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Fetal distress linked to later behaviour/development issues? Professionals, please!

(9 Posts)
podsquash Wed 09-Sep-09 17:19:25

Just curious - my son (now 4.5) was distressed at birth and I wonder if it can have a lasting impact on behaviour...I won't go on about his behaviour here because I am generally interested in this.

BalloonSlayer Wed 09-Sep-09 17:32:55

This interests me too.

They always ask about the birth if you see a paediatrician for any child development issue, yet they never comment.

Scottie22 Wed 09-Sep-09 20:34:19

There is always the potential for fetal distress to have caused subtle brain damage e.g to the areas affecting behaviour - apparently boys are more susceptible.

My sister developed epilepsy as an adult and the first question they asked her was about fetal distress so I guess effects could be discovered long term.

Am also interested as ds was also distressed at birth and I've always wondered about the impact of this in general even without obvious brain injury...

cyberseraphim Thu 10-Sep-09 15:27:47

DS1 had high distress levels - and he has developmental problems but very hard to say if connected - 'Chicken and Egg' I suppose,

WowOoo Thu 10-Sep-09 15:31:54

Oh no! My two boys had this.

I suppose they can't really tell what happens to the child's brain in labour.Very interesting.

alypaly Thu 10-Sep-09 15:41:35

no.. my DS1 was in distress b4 they quickly removed him with very fast episiotomy and foceps. They had one of those scalp monitors on and his oxygen levels suddenly dipped ,so it was all stations go to get him out.He got 7 a stars and 2 a's at GCSE and 3 a's at a level. he is now a third year pharmacy student and set for a minimum of a 2.1 next year... It has definitely not affected him so try not to worry unless there is a noticeable problem now. And is it related to his birth?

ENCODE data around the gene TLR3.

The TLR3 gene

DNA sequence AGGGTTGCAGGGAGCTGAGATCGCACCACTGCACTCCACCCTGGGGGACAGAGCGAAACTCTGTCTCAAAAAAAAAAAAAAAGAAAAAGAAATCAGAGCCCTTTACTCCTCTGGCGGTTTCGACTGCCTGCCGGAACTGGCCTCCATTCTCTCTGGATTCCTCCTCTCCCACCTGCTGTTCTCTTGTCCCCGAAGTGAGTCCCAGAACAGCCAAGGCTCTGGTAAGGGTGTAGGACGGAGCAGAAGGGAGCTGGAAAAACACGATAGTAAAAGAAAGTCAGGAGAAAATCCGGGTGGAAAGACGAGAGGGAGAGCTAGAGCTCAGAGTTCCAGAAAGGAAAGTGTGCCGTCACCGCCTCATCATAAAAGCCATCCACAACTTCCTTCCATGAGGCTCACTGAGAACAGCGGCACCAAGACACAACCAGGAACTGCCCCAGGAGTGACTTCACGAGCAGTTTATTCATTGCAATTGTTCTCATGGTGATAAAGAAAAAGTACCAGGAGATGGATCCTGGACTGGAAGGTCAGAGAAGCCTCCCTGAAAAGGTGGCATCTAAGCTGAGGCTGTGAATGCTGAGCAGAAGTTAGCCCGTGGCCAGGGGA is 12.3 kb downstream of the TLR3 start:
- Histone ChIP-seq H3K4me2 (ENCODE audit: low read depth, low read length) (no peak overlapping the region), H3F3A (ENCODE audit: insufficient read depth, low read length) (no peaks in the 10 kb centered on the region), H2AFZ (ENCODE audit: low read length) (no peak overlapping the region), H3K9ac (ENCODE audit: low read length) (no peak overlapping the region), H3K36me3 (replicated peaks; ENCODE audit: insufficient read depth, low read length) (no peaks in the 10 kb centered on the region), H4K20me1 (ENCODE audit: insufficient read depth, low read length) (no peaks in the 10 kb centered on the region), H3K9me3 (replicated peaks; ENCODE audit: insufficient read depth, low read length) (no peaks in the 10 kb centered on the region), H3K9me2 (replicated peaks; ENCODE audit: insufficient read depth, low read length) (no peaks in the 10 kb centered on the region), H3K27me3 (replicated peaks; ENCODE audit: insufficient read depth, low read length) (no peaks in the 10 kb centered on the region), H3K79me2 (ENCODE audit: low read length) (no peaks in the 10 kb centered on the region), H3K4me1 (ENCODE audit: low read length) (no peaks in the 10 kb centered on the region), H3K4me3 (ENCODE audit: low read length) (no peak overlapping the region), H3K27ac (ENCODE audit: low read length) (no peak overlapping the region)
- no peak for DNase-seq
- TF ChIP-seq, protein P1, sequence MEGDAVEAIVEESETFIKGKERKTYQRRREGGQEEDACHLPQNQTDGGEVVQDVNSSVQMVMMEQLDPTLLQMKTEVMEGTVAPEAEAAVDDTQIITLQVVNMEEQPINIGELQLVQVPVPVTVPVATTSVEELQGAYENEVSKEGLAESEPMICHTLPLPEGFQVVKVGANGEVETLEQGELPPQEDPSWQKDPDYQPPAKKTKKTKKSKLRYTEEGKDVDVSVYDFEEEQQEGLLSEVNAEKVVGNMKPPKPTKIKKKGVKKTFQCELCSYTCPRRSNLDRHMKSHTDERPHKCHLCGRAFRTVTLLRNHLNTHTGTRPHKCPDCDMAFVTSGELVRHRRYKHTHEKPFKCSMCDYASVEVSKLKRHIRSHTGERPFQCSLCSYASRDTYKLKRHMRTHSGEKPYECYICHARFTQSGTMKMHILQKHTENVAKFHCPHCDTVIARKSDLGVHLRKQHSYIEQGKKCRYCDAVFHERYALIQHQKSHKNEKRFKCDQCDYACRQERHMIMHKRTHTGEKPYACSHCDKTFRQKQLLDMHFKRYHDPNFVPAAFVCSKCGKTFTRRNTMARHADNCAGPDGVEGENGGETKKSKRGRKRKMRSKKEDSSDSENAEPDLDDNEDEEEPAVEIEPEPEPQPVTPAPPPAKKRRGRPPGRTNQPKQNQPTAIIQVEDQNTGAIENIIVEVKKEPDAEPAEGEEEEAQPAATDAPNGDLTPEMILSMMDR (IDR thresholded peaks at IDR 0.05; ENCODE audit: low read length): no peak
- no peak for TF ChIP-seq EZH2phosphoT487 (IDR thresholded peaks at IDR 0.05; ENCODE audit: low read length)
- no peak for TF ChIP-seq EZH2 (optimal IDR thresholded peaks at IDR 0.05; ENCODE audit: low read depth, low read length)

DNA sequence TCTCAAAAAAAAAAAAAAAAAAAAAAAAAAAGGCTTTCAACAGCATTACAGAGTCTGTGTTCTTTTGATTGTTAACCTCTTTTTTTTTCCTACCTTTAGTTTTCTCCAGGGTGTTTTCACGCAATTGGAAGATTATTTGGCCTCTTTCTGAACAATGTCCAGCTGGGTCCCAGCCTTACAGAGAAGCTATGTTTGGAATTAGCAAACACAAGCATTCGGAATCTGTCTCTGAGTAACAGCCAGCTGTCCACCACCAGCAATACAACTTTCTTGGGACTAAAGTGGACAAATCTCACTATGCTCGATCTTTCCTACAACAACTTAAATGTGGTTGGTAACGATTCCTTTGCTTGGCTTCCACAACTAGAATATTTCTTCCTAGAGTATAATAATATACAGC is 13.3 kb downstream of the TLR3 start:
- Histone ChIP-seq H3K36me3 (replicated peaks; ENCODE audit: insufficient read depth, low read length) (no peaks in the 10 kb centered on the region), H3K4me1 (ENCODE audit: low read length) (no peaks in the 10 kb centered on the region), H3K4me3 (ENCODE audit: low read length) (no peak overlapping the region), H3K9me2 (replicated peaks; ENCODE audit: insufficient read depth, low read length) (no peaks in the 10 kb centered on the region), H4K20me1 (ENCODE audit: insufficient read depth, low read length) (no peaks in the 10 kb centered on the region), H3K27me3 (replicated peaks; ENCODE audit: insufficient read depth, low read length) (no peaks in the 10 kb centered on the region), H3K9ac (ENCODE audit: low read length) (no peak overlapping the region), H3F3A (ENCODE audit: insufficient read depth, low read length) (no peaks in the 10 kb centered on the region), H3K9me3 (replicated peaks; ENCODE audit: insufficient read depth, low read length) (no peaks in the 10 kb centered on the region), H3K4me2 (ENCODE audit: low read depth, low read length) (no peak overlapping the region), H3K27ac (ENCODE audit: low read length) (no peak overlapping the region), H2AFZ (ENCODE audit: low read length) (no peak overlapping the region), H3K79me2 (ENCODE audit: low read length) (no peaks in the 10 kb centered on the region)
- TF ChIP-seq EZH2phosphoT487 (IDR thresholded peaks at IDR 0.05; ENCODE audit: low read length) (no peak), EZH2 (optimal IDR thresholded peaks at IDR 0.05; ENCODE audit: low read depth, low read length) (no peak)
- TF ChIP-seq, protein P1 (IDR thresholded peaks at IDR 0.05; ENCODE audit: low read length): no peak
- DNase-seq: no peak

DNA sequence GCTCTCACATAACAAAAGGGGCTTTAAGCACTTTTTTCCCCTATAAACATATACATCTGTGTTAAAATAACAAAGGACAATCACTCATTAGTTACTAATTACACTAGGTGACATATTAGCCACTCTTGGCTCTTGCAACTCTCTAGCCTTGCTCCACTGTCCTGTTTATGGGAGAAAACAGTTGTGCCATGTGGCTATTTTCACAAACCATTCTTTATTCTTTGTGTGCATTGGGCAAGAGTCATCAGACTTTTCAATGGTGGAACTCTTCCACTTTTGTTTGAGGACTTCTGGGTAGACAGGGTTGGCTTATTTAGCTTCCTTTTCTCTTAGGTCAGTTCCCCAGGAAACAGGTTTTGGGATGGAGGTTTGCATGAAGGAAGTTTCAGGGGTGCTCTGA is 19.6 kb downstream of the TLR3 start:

eclipse Thu 10-Sep-09 17:44:34

I think foetal distress occurs when there is a drop in oxygen reaching the baby just before or during birth. When this is detected, the sooner the baby is delivered, the better. If foetal distress is prolonged or severe, the lack of oxygen may cause damage to the brain and this may effect later development. There are many variables involved so the detection foetal distress alone won't predict future outcome.
I'm by no means an expert in this and stand to be corrected.

hettie Thu 10-Sep-09 18:55:58

there are some psychological conditions for which problems during delivery can be a risk factor (for example Schizophrenia)BUT these are risk factors not a cause- plus they go along with other risk factors (for example another risk factor in Schizophrenia is the mother contracting flu during pregnancy, but the most influential is genetic ie if you have a parent with Schizophrenia). Teasing out why these are risk factors is an ongoing and tricky process. For example it may be that mothers who had difficult deliveries parent their newborn slightly differently and this is what sets the stage for later 'problems' or the genes that contribute to a problem also have an effect on somthing that effects delivery....Anything psychological tends to be a complicated blend of nature and nurture with lost of factors involved- sorry it's not a clear cut answer......

podsquash Fri 11-Sep-09 18:52:05

Thanks everyone, really helpful answers. Any more information welcome of course!

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